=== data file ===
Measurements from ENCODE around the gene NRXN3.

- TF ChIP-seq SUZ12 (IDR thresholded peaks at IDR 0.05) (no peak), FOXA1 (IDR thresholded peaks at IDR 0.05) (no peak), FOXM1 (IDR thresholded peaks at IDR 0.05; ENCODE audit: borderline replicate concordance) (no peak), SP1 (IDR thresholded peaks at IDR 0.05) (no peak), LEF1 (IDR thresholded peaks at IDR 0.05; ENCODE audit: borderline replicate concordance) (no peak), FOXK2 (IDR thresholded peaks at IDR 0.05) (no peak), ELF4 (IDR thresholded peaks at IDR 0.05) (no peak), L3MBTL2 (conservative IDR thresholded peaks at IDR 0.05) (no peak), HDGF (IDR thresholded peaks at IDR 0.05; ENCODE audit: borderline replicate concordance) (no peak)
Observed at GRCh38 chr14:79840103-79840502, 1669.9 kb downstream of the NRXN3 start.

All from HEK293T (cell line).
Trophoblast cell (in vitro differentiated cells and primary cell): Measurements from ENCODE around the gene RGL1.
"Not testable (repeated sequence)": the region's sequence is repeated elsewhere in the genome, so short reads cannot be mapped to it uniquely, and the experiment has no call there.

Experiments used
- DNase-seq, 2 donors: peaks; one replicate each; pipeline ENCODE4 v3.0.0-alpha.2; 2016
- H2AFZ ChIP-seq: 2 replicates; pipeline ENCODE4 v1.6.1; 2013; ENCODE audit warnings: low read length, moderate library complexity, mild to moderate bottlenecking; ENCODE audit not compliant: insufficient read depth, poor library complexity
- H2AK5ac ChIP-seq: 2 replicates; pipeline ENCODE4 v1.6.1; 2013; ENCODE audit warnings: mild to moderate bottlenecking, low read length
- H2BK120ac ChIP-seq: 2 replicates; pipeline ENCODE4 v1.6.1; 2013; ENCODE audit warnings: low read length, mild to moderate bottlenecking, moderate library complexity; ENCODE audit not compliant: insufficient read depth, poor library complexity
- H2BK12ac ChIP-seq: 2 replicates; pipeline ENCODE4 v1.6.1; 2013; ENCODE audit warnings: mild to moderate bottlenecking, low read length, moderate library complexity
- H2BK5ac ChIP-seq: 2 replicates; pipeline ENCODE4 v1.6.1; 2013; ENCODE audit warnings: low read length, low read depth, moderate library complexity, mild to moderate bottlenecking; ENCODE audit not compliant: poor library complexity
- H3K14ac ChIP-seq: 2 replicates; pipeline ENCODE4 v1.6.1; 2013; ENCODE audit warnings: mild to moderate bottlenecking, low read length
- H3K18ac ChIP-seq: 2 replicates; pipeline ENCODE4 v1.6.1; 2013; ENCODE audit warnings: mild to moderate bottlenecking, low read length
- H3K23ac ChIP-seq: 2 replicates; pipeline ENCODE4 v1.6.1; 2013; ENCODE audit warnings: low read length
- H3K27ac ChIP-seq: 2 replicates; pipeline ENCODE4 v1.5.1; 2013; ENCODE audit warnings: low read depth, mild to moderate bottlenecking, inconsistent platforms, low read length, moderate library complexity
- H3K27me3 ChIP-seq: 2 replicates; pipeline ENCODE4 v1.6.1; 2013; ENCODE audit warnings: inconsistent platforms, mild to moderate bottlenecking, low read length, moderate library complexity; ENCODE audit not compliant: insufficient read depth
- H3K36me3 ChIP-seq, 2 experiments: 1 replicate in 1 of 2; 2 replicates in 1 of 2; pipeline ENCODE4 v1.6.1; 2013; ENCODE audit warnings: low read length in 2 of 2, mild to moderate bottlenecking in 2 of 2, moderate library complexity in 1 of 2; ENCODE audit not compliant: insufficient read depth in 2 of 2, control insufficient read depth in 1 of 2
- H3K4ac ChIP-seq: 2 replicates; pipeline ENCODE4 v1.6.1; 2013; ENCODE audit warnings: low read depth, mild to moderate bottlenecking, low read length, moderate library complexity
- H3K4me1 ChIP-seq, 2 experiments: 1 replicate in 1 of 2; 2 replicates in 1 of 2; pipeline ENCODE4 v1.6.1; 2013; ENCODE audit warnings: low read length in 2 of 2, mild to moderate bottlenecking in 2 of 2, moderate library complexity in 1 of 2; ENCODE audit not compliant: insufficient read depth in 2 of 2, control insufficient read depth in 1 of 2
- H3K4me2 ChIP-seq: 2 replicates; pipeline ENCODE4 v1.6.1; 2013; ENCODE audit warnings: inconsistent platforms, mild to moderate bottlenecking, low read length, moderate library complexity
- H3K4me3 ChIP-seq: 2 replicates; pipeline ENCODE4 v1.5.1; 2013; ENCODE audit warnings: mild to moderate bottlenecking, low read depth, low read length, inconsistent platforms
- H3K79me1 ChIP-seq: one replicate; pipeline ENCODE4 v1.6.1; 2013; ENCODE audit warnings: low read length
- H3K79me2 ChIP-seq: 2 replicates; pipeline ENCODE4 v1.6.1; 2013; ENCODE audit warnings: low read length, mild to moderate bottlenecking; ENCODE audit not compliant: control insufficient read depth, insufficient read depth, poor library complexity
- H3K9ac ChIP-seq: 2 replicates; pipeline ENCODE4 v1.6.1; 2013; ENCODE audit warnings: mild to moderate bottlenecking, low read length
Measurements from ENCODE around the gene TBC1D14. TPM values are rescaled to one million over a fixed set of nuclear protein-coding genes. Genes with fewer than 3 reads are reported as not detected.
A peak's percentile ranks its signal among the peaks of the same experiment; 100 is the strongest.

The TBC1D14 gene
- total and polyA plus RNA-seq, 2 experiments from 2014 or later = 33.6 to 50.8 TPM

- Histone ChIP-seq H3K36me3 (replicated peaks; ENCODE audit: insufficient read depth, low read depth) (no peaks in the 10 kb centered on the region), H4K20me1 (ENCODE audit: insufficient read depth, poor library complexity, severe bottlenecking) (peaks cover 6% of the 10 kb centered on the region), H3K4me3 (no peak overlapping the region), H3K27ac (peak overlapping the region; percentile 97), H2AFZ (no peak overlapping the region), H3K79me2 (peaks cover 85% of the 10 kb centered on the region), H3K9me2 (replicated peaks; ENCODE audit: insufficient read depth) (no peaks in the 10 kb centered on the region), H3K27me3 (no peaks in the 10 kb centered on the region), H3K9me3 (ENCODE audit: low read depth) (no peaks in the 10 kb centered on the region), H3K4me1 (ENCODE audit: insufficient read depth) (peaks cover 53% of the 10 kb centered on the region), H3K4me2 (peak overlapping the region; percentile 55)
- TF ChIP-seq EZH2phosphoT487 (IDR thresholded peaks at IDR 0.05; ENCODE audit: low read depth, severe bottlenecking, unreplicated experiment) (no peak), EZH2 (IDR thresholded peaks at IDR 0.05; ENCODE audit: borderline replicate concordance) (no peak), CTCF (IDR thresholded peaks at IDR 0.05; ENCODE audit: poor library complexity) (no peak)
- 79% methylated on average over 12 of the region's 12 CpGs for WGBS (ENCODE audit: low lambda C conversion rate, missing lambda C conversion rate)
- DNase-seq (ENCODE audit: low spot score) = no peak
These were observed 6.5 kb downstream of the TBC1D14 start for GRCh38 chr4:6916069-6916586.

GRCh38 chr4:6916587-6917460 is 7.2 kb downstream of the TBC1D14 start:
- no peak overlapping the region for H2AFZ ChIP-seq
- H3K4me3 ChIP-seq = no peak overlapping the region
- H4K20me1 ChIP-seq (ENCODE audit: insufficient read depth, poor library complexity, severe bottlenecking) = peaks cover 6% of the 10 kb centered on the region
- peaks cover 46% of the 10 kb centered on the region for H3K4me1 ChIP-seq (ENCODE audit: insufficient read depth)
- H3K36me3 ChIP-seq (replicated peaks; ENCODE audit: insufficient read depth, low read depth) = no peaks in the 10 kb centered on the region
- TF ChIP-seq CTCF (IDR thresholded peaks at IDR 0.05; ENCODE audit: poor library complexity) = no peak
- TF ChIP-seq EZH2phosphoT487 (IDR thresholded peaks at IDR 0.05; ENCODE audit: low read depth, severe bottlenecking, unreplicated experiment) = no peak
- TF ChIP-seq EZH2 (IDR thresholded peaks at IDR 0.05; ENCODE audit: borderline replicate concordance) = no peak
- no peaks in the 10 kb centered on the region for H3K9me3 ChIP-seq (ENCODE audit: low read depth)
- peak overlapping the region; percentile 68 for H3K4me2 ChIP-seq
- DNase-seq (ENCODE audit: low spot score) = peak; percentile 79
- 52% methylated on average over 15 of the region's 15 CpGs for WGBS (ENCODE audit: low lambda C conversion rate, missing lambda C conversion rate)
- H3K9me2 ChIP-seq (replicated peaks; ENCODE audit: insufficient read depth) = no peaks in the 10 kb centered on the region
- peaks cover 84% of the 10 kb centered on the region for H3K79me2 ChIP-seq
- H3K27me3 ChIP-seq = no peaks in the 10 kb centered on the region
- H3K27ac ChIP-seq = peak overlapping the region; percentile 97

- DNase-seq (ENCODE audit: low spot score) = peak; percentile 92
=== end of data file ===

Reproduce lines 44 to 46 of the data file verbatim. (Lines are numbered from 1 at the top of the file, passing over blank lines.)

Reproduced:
- TF ChIP-seq EZH2 (IDR thresholded peaks at IDR 0.05; ENCODE audit: borderline replicate concordance) = no peak
- no peaks in the 10 kb centered on the region for H3K9me3 ChIP-seq (ENCODE audit: low read depth)
- peak overlapping the region; percentile 68 for H3K4me2 ChIP-seq